I would like to design a function which takes a variable number of arguments, one of these arguments being itself a va_list; but something gets wrong in my code and I do not understand what...

WARNING — My question is not about designing a code doing what I wish to do (I have found a way to bypass the problem), but only about understanding what I did wrong...

To explain my question, let us start with a simple example: namely, a function ffprintf which acts like fprintf, but writing its contents onto several strings, strings whose number is indicated by the first argument of ffprintf, and whose identities are given by the very next arguments (the number of these arguments may vary from one call to another, so you have to use a variable argument list). Such a function would be used like this:

FILE *stream0, *stream1, *stream2;
int a, b;
ffprintf (3, stream0, stream1, stream2, "%d divided by %d worths %f", a, b, (double)a / b);

And its code would be:

void ffprintf (int z, ...)
 {va_list vlist, auxvlist;
  FILE **streams = malloc (z * sizeof(FILE *));
  va_start (vlist, z);
  for (int i = 0; i < z; ++i)
   {streams[i] = va_arg (vlist, FILE *); // Getting the next stream argument
   }
  char const *format = va_arg (vlist, char const *); // Getting the format argument
  for (int i = 0; i < z; ++i)
   {va_copy (auxvlist, vlist); // You have to work on a copy "auxvlist" of "vlist", for otherwise "vlist" would be altered by the next line
    vfprintf (streams[i], format, auxvlist);
    va_end (auxvlist);
   }
  va_end (vlist);
  free (streams);
 }

That works fine. Now, there is also the standard function vfprintf, whose prototype is vfprintf (FILE *stream, char const* format, va_list vlist);, and which you use like this to create another function having a variable argument list:

void fprintf_variant (FILE *stream, char const* format, ...)
 {
  va_list vlist;
  va_start (vlist, format);
  vfprintf (stream, format, vlist);
  va_end (vlist);
 }

That works fine too. Now, my goal is to combine both ideas to create a function which I would call vffprintf, which you would use like this:

FILE *stream0, *stream1, *stream2;
void fprintf_onto_streams012 (char const *format, ...)
 {va_list vlist;
  va_start (vlist, format);
  vffprintf (3, stream0, stream1, stream2, format, vlist);
  va_end (vlist);
 }

I have designed the following code:

void vffprintf (int z, ...)
 {va_list vlist, auxvlist, auxauxvlist;
  va_start (vlist, z);
  FILE **streams = malloc (z * sizeof(FILE *));
  for (int i = 0; i < z; ++i)
   {streams[i] = va_arg (vlist, FILE *);
   }
  char const *format = va_arg (vlist, char const *);
  va_copy (auxvlist, va_arg (vlist, va_list)); // Here I get the next argument of "vlist", knowing that this argument is of "va_list" type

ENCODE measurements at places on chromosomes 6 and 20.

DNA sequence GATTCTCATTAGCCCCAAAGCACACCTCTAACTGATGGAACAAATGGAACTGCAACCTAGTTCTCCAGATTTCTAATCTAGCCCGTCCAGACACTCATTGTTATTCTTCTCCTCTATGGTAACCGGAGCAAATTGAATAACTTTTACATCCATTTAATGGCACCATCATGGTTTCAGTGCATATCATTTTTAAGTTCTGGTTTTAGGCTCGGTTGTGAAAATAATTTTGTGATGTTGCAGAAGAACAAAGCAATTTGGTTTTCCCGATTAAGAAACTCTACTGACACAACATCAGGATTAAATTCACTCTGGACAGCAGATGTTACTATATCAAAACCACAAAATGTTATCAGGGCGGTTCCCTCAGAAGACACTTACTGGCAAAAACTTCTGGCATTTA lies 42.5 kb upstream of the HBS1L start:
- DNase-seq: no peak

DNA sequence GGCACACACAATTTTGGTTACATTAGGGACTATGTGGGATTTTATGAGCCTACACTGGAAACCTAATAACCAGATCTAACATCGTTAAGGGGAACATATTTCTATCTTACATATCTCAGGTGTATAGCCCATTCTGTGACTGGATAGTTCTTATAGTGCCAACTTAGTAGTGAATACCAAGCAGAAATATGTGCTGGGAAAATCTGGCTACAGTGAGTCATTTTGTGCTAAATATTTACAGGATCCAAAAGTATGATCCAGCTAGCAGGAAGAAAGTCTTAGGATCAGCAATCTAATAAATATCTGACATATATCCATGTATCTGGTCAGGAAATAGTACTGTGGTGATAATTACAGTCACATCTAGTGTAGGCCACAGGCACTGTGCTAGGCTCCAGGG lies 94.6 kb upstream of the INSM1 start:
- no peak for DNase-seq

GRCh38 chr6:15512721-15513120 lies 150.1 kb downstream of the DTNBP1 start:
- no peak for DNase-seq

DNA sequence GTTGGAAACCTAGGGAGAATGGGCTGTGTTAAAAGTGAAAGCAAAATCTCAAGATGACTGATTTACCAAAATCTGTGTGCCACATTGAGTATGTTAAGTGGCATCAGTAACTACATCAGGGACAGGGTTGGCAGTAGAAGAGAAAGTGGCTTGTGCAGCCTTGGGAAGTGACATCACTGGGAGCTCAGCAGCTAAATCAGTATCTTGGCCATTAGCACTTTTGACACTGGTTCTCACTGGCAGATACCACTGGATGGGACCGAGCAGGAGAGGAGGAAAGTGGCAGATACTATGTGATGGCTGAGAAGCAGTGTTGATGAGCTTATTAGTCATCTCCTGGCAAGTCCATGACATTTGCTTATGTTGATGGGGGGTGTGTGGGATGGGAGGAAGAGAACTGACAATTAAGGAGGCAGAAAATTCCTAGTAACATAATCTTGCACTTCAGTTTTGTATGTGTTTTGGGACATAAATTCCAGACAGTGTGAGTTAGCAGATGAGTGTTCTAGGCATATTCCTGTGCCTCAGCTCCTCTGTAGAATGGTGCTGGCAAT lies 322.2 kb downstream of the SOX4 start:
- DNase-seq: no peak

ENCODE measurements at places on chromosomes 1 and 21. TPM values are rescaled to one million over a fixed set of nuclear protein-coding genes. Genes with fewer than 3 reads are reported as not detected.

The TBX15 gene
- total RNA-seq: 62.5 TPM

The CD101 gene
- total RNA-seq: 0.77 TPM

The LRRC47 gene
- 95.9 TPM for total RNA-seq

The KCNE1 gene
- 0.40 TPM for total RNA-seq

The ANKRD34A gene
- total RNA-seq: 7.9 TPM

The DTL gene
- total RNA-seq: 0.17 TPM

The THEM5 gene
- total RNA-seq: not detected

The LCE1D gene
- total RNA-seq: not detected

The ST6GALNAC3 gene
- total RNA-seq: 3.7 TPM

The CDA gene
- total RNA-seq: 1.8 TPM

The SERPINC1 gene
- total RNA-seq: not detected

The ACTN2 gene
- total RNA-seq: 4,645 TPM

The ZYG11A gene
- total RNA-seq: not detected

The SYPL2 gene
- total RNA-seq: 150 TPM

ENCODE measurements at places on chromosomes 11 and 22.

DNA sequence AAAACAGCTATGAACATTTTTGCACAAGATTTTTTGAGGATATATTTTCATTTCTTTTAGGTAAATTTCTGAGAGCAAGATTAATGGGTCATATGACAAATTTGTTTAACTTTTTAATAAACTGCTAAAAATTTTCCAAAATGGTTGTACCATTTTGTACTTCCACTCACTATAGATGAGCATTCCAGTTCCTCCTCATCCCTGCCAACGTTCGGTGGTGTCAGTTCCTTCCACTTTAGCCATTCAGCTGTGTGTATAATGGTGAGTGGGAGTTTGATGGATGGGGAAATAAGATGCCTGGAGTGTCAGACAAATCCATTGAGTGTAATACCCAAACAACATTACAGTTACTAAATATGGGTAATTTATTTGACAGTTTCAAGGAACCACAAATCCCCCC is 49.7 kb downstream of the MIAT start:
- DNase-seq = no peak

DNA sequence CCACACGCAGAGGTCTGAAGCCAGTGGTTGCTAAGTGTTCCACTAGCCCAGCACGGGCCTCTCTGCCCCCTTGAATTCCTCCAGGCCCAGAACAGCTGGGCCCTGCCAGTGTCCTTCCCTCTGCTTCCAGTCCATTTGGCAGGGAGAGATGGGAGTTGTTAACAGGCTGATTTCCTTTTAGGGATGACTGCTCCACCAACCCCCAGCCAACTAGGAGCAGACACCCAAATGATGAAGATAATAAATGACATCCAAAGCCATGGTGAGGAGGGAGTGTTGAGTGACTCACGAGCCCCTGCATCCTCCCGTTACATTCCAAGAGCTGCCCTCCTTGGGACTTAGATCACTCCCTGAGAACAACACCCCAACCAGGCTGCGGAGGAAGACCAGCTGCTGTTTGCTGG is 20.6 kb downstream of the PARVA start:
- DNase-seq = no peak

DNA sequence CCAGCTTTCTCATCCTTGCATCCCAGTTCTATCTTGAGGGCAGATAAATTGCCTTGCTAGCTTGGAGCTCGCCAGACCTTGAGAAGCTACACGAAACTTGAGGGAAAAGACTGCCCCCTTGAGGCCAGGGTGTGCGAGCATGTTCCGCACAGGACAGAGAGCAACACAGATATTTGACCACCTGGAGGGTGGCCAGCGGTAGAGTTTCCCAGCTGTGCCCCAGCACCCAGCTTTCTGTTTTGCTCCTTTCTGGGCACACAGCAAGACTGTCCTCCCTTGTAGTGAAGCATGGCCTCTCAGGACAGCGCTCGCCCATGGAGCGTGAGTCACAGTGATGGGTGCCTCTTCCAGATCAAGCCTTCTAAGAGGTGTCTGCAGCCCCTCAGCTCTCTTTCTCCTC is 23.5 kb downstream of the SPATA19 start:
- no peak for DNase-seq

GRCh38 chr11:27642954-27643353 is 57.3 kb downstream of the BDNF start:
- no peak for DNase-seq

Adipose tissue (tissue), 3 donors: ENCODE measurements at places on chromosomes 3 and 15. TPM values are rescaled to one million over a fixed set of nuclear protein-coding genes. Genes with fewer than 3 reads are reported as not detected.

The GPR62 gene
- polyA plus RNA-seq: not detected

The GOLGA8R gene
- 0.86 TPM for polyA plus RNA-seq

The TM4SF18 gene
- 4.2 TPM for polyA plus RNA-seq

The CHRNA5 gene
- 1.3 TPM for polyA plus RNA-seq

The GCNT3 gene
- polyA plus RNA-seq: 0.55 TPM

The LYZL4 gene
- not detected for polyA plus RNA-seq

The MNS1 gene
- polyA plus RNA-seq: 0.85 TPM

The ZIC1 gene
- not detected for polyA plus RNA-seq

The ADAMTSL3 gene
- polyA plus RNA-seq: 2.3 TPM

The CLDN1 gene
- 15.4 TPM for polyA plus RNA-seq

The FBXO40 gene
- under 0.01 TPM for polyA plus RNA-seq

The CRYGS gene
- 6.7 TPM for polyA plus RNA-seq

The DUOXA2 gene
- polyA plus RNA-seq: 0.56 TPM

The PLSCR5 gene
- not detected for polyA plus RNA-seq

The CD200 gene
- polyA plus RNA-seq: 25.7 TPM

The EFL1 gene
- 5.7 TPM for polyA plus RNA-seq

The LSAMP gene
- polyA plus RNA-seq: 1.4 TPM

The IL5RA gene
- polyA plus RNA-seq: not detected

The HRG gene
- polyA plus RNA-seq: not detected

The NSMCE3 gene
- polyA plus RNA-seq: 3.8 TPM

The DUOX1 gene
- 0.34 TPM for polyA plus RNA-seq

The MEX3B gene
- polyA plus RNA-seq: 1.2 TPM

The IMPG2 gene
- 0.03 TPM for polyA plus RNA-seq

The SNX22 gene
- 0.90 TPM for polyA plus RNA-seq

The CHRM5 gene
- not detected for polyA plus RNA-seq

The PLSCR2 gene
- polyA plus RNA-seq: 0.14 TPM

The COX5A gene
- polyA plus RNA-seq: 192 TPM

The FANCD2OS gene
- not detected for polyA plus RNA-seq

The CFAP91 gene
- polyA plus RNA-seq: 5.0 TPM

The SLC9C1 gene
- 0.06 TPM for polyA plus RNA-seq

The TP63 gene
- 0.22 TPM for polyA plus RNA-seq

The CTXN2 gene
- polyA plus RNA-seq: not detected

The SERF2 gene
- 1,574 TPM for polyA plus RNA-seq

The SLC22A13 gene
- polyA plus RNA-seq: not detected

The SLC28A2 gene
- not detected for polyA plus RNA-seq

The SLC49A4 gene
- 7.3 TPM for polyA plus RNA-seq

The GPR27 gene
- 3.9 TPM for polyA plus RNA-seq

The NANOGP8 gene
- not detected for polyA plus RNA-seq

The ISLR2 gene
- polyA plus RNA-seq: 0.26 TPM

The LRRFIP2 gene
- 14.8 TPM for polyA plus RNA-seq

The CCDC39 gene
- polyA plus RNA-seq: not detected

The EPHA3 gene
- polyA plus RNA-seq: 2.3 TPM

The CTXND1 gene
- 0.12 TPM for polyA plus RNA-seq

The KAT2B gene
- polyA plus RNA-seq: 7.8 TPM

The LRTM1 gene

for (int i = 0; i < z; ++i)
   {va_copy (auxauxvlist, auxvlist);
    vfprintf (streams[i], format, auxvlist);
    va_end (auxauxvlist);
   }
  va_end (auxvlist);
  va_end (vlist);
  free (streams);
 }

This code compiles without a hitch, but it does not work properly... For instance, if I write the following complete code:

#include <stdlib.h>
#include <stdio.h>
#include <stdarg.h>

void vffprintf (int z, ...)
 {va_list vlist, auxvlist, auxauxvlist;
  FILE **streams = malloc (z * sizeof(FILE *));
  va_start (vlist, z);
  for (int i = 0; i < z; ++i)
   {streams[i] = va_arg (vlist, FILE *);
   }
  char const *format = va_arg (vlist, char const *);
  va_copy (auxvlist, va_arg (vlist, va_list));
  for (int i = 0; i < z; ++i)
   {va_copy (auxauxvlist, auxvlist);
    vfprintf (streams[i], format, auxauxvlist);
    va_end (auxauxvlist);
   }
  va_end (auxvlist);
  va_end (vlist);
  free (streams);
 }

void printf_variant (char const *format, ...)
 {va_list vlist;
  va_start (vlist, format);
  vffprintf (1, stdout, format, vlist);
  va_end (vlist);
 }

int main (void)
 {printf_variant ("Ramanujan's number is %d.\n", 1729);
  return 0;
 }

I get a segfault!... Why?!

P.-S.: Sorry for that very long question; but I wanted it to be perfectly clear, for it is rather technical...

P.-S.2: I used deliberately both tags "va-list" and "variableargumentlists" for this question, because which interests me is va_list, seen as a type, inside a (other) variable argument list, seen as a list... So these are really two different concepts here.

  • So the question is why is the last example failing? – this Jun 23 '15 at 21:34
  • Yes, this is exactly that :-) – Rémi Peyre Jun 23 '15 at 21:35
  • Looks fine if you ignore the memory leak. – this Jun 23 '15 at 21:51
  • 1
    FILE **streams = malloc (z * sizeof(FILE *)); – this Jun 23 '15 at 22:33
  • Oops! I do not even know how I could commit such a blunder... :-S Corrected it. – Rémi Peyre Jun 23 '15 at 23:01
up vote 2 down vote accepted

The description of va_arg in the final draft of C11 (N1570) contains (type is the second argument):

if type is not compatible with the type of the actual next argument (as promoted according to the default argument promotions), the behavior is undefined

va_list is allowed to be an array type (the standard requires it to be a so-called “complete object type”) and it seems your implementation makes use of this possibility. You probably know that in C arrays can't be passed as arguments as they decay into pointers, and the type of such a pointer isn't compatible with the original array type.

For example: int * isn't compatible with int [1]. So if you really need to pass an array or a va_list portably, then define a struct with a va_list member and pass that (see Why can't we pass arrays to function by value?).